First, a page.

Until recently Intel used to be the king of the computing processor market while AMD languished on the side-lines with chips that were barely worth speaking about let alone buying. But things have changed, introducing the AMD Zen Architecture.
For the first time in more than five years, AMD has been making some really big moves. Yes, the company didn’t disappear but it was clearly struggling. The only thing that really kept AMD alive was the fact that many gaming consoles (Microsoft XBOX One and Sony Playstation 4) were using AMD APUs as part of the hardware design. Every single CPU that AMD made never measured up to anything Intel manufactured thus cementing Intel’s near monopoly in the computer processor market. Until today with AMD’s new Zen Architecture.
With AMD’s new Zen Architecture AMD has finally come up with something that has made Intel worried. Proof of that is Intel’s recent marketing slides stating that Ryzen and by extension AMD Threadripper chips are simply desktop chips glued together. While true that AMD’s chips are glued together it has shown that the Zen Architecture has the ability to scale far higher than anything Intel has because of this so-called “glue”. That glue being the AMD Infinity Fabric.
Eventually we’re going to need more processor cores, there’s no mistaking this. We are pushing the limits of the x86_64 architecture. Gone are the days of double, even triple, the performance from year to year. We have seen this with how recent Intel chips have been only increasing in performance by 10 to 15% year over year whereas in the past we were seeing leaps and bounds in terms of performance increases. What does this mean? It means that we are hitting the wall in terms of how much computing capacity we can squeeze out of the aging x86 architecture. The fact that the x86 architecture has stood the test of time for as long as it has has proven that the x86 architecture can scale but as with all things, there are limits.
So what do you do?
- You can increase clock speed.
- Throw more cores at the issue.
- Or both.
AMD has opted with the Zen Architecture to increase the amount of cores but as we have seen that strategy only works well when the software is built to handle more cores. Sadly, a lot of software isn’t built to handle a lot of processor cores. Gaming is a perfect example where more cores doesn’t translate to higher performance, high clock speed is what matters. Unfortunately the current crop of AMD Ryzen processors can’t clock above 4 GHz putting them at a disadvantage when it comes to Intel’s Core i7 7700k which can clock as high as 4.5 GHz and if you really push things, you can clock it to as high as 5 GHz. Will Ryzen v2.0 be able to scale the clock speeds higher and be able to push past the 4 GHz barrier? One can only hope.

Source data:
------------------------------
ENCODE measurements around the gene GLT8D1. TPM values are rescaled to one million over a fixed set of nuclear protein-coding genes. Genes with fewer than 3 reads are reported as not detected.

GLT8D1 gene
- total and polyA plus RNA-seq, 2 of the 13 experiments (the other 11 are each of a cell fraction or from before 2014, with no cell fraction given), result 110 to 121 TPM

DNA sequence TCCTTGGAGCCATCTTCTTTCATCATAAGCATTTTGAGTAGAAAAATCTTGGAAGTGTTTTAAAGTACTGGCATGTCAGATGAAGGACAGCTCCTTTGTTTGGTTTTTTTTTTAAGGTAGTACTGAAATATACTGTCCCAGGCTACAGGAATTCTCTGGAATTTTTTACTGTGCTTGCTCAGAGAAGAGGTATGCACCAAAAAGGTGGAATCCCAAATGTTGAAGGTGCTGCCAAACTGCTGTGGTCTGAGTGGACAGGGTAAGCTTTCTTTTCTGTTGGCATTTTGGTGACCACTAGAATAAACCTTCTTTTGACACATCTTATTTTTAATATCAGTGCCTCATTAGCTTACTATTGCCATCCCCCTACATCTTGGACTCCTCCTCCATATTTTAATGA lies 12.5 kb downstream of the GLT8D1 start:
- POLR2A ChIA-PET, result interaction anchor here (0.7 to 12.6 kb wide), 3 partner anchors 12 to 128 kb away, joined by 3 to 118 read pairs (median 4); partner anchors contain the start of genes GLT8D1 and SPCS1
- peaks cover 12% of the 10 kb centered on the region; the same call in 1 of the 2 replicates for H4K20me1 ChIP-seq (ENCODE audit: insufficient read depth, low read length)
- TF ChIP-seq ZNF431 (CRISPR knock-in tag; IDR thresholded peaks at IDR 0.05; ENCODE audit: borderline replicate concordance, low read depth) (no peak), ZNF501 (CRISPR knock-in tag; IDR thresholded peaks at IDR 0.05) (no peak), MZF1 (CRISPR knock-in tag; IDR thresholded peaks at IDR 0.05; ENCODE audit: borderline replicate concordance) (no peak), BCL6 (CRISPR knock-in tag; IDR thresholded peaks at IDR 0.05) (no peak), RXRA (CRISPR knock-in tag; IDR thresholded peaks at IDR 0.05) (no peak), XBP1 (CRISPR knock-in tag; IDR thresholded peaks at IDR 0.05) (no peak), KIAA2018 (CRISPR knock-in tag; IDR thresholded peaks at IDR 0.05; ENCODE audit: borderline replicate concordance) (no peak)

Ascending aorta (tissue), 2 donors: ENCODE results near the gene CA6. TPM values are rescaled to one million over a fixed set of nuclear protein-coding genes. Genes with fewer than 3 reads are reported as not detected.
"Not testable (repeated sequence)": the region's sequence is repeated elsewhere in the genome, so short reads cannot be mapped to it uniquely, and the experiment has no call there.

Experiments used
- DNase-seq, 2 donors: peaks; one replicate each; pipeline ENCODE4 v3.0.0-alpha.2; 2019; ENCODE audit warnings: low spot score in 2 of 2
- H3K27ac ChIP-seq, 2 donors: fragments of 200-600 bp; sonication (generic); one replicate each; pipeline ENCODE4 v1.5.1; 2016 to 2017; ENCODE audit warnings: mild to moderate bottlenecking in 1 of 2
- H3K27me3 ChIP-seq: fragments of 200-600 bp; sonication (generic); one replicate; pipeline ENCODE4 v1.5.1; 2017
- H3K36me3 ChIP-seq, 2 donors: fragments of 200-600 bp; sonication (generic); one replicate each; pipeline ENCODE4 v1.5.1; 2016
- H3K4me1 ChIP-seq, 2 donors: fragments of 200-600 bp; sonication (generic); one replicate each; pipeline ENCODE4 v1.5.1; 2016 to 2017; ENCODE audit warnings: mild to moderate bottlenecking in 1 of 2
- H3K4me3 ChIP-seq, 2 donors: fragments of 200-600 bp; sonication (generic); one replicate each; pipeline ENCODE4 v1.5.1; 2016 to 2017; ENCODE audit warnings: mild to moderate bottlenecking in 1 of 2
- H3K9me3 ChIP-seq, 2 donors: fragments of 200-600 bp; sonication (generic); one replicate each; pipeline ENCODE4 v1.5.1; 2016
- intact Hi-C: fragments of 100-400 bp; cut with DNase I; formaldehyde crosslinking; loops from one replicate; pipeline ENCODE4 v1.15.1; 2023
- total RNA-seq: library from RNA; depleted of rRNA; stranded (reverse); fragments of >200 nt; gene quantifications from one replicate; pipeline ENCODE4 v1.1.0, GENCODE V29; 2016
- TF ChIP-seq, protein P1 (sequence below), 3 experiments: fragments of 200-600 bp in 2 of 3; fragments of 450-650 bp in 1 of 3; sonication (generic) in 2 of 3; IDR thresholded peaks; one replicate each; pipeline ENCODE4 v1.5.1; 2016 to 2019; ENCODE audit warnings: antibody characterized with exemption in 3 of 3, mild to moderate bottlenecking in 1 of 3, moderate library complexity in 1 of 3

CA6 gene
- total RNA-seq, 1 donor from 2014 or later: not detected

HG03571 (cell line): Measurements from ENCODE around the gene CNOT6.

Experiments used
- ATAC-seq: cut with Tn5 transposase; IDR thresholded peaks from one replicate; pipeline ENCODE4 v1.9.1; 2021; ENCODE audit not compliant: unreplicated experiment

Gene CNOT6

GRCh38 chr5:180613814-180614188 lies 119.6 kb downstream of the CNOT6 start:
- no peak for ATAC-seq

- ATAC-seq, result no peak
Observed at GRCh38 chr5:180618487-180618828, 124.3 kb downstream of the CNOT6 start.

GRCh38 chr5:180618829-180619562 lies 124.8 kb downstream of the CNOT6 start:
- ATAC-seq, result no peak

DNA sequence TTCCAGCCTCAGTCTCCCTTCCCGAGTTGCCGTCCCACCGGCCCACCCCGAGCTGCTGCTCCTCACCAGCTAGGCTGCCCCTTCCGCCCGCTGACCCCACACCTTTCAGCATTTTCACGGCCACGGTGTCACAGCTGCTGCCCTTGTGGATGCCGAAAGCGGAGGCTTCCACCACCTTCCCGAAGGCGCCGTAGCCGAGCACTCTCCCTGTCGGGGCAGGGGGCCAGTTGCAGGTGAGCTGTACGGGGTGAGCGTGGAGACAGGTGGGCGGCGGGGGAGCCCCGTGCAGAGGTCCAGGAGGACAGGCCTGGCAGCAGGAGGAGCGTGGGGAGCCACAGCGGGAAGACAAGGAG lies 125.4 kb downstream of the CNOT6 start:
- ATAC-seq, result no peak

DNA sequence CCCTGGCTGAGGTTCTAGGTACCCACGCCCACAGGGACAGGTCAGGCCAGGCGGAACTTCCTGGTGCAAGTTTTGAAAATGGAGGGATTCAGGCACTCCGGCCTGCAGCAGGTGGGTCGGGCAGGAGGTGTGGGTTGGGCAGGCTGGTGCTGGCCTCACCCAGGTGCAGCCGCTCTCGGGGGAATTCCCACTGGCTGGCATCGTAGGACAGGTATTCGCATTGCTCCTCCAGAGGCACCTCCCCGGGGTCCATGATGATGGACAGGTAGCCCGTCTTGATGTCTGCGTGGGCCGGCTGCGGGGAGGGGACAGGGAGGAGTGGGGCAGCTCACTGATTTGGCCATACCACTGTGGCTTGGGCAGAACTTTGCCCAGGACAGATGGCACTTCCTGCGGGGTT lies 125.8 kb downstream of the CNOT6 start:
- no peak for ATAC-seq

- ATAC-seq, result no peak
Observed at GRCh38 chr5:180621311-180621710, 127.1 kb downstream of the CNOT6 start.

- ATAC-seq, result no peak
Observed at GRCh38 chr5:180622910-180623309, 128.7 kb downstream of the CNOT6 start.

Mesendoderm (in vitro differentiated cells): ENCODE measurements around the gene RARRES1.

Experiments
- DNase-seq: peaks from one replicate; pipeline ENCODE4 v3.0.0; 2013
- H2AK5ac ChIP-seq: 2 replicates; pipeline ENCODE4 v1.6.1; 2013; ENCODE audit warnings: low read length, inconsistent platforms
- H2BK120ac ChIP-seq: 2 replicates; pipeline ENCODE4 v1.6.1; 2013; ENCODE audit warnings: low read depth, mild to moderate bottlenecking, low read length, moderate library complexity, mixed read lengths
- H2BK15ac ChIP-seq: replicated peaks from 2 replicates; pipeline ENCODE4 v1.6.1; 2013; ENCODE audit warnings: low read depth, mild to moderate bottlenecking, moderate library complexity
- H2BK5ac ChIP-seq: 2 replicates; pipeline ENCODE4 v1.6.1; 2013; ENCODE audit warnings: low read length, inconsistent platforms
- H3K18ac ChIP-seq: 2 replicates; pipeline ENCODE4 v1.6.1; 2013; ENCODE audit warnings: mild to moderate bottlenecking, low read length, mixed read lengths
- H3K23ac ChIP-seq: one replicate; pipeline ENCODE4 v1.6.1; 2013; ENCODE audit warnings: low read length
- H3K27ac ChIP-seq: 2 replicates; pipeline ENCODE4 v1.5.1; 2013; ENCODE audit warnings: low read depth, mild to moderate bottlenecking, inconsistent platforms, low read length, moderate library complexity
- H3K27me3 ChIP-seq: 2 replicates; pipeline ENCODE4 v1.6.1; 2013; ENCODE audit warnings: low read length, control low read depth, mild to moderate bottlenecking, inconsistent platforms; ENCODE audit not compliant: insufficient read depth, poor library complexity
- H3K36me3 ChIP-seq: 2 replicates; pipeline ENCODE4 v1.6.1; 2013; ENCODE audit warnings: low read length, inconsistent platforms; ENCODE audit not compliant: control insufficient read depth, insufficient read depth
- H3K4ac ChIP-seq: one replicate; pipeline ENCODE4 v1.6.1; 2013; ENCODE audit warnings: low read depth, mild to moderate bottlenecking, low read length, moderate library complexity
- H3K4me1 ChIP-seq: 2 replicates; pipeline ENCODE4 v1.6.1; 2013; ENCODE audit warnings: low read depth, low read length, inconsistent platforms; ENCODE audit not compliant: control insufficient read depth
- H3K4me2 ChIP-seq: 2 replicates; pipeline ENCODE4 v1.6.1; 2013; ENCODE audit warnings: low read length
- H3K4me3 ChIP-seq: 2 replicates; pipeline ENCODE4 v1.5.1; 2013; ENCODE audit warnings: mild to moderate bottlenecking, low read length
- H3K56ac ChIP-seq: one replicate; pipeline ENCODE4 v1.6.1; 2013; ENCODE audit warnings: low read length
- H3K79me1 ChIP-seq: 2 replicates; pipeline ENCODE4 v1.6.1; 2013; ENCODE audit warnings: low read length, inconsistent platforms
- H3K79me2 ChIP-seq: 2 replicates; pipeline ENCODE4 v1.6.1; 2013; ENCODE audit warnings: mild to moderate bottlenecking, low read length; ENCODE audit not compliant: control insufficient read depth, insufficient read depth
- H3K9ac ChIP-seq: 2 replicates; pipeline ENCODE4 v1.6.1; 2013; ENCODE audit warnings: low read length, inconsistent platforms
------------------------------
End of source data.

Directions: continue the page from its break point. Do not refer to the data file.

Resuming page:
Meanwhile, for those computing tasks that needs lots and lots of cores AMD is absolutely killing Intel. Situations that may need lots of cores are situations such as graphics and/or video rendering such as Pixar and even data centers and cloud computing systems in which you need to run multiple virtual machines on the same physical hardware. This is where AMD’s Zen Architecture scales far higher than anything Intel has to offer. For the first time in over five years there’s real competition for Intel in parts of the market where Intel had a near monopoly status and Intel should be very worried. Worried not just because of AMD but because of other sectors of the computing industry where Intel used to be king of the hill.
You see, Intel used to be at the top of the heap in so many different ways, not just processors. They used to be real innovators, pushing everything from processors, GPUs, memory, to storage, etc. AMD is making major inroads into the parts of the market where Intel enjoyed near monopoly status. As for memory and storage, other companies are handing Intel their heads. Samsung is the real innovator in terms of storage and SSDs, it’s down right amazing how far they’ve come in such a short amount of time with their 3D NAND. As for GPUs, nVidia is just kicking ass across the industry (both Intel and AMD).
Yeah, Intel better be scared. Their once near monopoly status in many markets is being threatened. This is what happens when you don’t continuously innovate and push technology forward, your competition sneaks up in back of you and whacks you upside the head with a baseball bat. It’s played out in multiple sectors of the economy with different players. We saw it in the United States cell phone market with T-Mobile; AT&T and Verizon didn’t worry about T-Mobile until all of a sudden they got collectively kicked in the balls by T-Mobile. The same thing is playing out right now in the cable TV market, the cord cutting revolution isn’t just some small fringe issue; it’s a full blown epidemic in the cable TV sector. Apple iTunes turned the music industry upside down first with the advent of cheap individual music tracks and now with Apple Music. All of these are examples of what happens when you fall asleep at the wheel, you end up getting hit from behind.